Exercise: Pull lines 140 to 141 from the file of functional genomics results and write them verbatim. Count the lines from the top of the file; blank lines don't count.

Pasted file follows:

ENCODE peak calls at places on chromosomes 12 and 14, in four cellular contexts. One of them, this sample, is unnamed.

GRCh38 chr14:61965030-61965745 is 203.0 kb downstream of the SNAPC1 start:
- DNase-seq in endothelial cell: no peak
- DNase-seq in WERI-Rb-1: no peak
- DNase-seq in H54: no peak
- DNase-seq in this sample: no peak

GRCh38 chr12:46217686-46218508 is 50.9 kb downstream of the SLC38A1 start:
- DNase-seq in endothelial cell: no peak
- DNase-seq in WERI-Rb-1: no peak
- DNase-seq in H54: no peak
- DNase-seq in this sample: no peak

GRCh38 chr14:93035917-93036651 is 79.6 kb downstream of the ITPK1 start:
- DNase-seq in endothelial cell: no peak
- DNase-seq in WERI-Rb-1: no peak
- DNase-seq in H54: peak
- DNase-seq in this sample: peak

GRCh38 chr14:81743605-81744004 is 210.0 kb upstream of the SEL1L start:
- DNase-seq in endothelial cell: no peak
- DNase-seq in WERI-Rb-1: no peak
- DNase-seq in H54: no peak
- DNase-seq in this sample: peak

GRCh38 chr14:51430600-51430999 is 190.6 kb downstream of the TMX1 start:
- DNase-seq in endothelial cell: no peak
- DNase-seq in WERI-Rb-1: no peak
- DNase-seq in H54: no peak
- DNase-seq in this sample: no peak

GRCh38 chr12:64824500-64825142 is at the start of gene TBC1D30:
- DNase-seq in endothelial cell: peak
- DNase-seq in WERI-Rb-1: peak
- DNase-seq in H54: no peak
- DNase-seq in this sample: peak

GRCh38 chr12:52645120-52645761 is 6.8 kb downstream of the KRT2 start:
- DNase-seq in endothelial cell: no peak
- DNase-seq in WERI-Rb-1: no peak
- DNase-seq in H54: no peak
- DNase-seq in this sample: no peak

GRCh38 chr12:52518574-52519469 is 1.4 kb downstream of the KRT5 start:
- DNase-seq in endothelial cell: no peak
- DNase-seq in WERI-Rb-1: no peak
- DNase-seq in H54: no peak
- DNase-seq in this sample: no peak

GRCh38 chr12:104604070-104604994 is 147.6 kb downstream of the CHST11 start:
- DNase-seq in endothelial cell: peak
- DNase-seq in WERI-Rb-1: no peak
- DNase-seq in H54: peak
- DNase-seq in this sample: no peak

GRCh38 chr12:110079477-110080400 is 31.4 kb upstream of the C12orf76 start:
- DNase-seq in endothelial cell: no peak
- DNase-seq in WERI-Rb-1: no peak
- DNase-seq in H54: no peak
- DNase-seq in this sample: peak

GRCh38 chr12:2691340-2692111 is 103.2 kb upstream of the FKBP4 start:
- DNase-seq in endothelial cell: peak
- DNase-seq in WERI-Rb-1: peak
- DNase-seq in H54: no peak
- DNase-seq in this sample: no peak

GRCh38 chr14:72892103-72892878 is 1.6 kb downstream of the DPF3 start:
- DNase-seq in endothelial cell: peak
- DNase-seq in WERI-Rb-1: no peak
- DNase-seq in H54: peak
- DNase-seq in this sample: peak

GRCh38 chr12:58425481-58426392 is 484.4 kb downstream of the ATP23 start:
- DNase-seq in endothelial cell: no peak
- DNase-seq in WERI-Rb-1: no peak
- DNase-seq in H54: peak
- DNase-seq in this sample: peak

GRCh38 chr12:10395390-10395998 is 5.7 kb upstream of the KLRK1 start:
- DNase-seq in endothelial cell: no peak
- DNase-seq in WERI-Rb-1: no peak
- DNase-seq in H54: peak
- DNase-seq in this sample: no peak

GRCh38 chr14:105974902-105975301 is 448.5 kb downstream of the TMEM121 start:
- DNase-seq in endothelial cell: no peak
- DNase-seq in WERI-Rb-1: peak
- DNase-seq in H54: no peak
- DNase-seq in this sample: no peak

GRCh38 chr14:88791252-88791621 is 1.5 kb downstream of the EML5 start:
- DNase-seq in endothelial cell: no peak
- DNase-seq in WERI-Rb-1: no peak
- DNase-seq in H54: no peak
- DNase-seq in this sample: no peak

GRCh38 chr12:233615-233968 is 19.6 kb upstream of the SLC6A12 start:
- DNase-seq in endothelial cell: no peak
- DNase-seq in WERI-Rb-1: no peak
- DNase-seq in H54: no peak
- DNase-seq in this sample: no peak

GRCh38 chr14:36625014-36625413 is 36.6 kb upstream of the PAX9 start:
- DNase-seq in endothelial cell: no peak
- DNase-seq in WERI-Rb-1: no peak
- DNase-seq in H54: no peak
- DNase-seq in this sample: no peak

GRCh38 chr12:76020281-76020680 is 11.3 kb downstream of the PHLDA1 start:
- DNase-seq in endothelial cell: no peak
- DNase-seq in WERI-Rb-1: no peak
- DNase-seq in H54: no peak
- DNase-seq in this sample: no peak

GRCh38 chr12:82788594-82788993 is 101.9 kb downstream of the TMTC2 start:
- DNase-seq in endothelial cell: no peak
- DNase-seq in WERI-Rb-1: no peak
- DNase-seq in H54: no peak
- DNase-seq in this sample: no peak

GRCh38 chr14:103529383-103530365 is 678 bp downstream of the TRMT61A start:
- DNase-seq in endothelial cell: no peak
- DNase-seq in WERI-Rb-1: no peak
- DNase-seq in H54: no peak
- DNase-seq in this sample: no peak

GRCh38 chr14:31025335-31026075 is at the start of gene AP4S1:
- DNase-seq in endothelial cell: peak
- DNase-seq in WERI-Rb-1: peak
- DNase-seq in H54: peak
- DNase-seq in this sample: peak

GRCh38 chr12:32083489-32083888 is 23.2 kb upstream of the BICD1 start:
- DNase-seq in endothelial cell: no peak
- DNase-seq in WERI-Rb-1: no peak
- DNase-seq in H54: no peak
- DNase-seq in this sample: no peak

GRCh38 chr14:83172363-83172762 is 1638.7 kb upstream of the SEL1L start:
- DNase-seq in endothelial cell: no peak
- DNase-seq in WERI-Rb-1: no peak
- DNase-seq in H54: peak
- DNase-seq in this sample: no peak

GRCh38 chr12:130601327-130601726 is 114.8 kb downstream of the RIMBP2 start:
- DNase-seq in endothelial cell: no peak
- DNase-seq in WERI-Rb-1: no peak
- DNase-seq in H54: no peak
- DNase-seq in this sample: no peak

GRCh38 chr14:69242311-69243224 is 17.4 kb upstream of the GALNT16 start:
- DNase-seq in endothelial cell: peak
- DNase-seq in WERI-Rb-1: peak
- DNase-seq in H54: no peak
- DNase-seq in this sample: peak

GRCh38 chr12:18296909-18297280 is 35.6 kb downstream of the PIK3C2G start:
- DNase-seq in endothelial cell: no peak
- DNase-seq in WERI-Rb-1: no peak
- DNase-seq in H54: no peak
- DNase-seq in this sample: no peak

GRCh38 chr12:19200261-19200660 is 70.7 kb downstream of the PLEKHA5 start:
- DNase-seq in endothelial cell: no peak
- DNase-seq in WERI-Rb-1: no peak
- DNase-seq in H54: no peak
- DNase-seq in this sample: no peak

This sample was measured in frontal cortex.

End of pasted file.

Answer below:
- DNase-seq in H54: no peak
- DNase-seq in this sample: no peak